Music is perhaps the most immaterial form of commercialized, widely consumed art. At times it may be difficult to view a song like we would an illustration or picture, but it is aesthetic composition nevertheless. There is something about a strong, production-focused album that curates and exemplifies the artistry of music better than any other type of project; for a group of songs largely lacking vocals to succeed, an extensive understanding is required of the producer.
Whether minimalist or maximalist, progressive or regressive, a beatmaker must paint a picture without a brush, tell a story with no or very few words. The beatmaker must graduate to the distinction of “artist.” Even more impressive is an instrumental album that, rather than solely consist of a collection of tracks, flows beautifully, creating an interpretable world for the listener to insert his or her own mind into and throughout.
Paul White creates such a world on Watch the Ants, a 10-song EP that quickens your heart one moment and steals your breath away the next. The voyage begins with the introductory title track; a hectic, near-panicked sonic environment in which a plucking synth and an archaic drum pattern act as the song’s driving forces, pushing the beat forward. The instrumental is given a vocalized companion here, though the bewildered chant utilized by White is more another part of the beat than anything else. The voice repeatedly bursts, “Seeking answers to all, everything.”
This explorative mindset shapes the entire project, and the evidence lies in the music that creates such an aura: the songs could collectively serve as a playlist for a traveler of space and time, and this playlist is addicting. Much like the eye-shaped portals placed in the hands that serve as the focal components of the album’s artwork, Watch the Ants is a gateway. While the listener may very well experience some journey, the culmination and combination of futuristic, breathy elements with comparatively tribal backbones brings attention to the reality that the specifics of this odyssey are unknown. Paul White’s mind takes him to the shining stars of the galaxy, yet it also transports him back to a simpler, ancient time. A resultant clash exists because of the seemingly polar differences, but the differences are musically maintained, as if to suggest a balance between the past and what lies ahead.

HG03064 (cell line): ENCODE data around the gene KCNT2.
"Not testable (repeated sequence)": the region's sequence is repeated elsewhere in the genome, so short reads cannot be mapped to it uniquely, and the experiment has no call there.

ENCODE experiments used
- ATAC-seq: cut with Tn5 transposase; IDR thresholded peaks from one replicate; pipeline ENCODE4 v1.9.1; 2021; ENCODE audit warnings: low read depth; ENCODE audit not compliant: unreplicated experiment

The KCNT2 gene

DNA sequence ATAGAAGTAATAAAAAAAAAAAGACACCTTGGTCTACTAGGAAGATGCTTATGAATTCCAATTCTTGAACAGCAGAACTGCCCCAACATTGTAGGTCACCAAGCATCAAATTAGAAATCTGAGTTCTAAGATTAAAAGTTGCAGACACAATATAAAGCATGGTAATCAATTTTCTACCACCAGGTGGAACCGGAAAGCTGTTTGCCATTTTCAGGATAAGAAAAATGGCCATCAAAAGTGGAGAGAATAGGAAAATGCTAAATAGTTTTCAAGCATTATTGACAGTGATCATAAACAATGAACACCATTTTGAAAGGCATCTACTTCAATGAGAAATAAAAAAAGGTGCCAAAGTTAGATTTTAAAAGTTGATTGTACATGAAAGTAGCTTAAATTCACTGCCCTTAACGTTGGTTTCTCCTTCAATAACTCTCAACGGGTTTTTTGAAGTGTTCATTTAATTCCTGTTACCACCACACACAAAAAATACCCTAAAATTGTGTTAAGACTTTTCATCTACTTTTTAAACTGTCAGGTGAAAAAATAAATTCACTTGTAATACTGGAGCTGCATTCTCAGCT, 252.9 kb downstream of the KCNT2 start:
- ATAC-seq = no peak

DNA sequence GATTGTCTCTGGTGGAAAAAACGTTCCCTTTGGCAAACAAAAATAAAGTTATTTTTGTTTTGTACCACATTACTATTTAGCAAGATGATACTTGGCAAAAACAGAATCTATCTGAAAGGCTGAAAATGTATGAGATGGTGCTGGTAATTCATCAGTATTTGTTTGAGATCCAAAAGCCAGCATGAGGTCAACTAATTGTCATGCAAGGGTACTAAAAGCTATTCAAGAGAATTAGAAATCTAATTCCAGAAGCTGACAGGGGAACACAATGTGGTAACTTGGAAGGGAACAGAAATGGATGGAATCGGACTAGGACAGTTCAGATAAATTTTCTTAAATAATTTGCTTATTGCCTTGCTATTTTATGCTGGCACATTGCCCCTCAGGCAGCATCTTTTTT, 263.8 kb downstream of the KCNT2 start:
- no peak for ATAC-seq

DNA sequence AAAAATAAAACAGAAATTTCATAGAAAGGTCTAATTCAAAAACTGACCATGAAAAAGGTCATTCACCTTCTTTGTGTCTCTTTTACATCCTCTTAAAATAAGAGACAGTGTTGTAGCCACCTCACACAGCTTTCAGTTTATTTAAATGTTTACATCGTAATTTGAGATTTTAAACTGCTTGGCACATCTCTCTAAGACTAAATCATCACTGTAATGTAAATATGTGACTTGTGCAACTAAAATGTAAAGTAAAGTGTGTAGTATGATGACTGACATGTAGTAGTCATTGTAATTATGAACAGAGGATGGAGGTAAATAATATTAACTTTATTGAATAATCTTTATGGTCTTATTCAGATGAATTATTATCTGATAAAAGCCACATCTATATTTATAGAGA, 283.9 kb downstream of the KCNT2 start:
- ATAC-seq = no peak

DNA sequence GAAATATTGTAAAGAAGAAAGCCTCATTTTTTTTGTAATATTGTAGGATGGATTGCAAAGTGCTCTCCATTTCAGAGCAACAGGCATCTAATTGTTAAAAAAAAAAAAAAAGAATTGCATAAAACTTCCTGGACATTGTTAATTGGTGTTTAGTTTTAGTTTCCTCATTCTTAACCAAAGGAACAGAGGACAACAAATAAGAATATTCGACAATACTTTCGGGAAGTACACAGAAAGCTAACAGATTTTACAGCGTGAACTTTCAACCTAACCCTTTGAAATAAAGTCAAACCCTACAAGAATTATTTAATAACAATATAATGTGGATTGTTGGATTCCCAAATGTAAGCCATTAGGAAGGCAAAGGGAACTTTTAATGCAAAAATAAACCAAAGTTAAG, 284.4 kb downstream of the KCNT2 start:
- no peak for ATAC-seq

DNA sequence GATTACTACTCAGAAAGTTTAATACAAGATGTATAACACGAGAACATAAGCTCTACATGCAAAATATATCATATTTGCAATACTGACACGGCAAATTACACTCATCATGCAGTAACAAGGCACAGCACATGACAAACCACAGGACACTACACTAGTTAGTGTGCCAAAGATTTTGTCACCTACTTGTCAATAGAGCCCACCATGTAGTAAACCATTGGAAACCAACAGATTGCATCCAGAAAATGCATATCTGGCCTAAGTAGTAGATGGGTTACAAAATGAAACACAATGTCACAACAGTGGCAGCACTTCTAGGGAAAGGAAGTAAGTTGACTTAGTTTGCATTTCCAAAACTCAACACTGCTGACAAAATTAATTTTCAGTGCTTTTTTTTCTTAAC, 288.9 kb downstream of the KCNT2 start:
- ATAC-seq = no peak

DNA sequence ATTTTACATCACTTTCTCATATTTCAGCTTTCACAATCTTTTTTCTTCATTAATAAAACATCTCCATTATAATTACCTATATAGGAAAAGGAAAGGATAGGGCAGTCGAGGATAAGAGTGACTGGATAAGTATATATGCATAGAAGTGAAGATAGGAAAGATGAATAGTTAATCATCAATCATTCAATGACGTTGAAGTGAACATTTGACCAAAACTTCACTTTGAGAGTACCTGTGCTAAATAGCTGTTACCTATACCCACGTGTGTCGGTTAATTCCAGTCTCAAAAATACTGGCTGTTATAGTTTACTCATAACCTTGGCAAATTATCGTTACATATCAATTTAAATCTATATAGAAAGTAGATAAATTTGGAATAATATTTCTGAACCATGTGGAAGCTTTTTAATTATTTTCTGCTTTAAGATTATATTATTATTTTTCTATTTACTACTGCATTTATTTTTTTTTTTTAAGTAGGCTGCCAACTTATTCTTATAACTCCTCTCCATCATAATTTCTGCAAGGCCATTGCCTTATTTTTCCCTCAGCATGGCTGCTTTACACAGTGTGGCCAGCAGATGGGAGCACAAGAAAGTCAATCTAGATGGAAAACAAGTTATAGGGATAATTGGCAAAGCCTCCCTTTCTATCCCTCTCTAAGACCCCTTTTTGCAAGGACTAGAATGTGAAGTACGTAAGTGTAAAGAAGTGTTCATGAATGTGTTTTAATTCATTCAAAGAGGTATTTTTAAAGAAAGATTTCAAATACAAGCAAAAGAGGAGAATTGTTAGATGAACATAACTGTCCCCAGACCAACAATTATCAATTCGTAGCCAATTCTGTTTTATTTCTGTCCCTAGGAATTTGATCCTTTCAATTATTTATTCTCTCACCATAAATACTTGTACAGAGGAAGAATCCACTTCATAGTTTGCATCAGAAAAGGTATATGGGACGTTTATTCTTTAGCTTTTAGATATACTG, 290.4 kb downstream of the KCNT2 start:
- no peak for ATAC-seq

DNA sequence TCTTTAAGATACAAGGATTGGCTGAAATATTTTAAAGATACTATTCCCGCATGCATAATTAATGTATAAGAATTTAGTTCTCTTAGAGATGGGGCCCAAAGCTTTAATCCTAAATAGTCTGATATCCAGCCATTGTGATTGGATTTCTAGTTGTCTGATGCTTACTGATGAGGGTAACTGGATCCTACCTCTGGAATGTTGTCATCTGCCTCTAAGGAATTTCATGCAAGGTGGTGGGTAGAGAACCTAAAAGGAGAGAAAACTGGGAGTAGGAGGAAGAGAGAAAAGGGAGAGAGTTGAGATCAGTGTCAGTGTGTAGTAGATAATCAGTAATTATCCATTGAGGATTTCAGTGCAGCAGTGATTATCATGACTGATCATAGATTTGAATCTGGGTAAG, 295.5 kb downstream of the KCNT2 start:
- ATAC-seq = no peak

“Diving Rod” exhibits this entertaining discord through the presence of a single instrument, a lead flute that projects visions of dreamy meandering on an astral plain while conversely conjuring an image of a deep, untapped jungle. One aspect might imply very futuristic and fictional space travel, and the other regression. In either case, however, the theme of exploration, discovery, and travel remain steadfast. Similarly, “Minus” could supply the rhythm for an extraterrestrial, savage dance above the heavens.
Even in all of his production glory, White is not afraid to tap the talents of other artists, and this, too, works in his favor. White’s vocals layering the closing half of “Minus” are nothing less than sonic ecstasy, and the four hip-hip features add much and detract little from the overarching sound and purpose of the album. The features, acting as Watch the Ant’s most blatantly human moments, also embody the present more than any other aspect of the project. Danny Brown’s angered recognition of violence underneath the broken, dim “Street Lights” reverts the portal and carries the listener’s thoughts back to the troubles of the real world.
Nonetheless, soon after actuality is regained, White returns to the lands of the removed past, which, from another perspective, is to say the starlit plains of the unattainable. And he brings us all with him.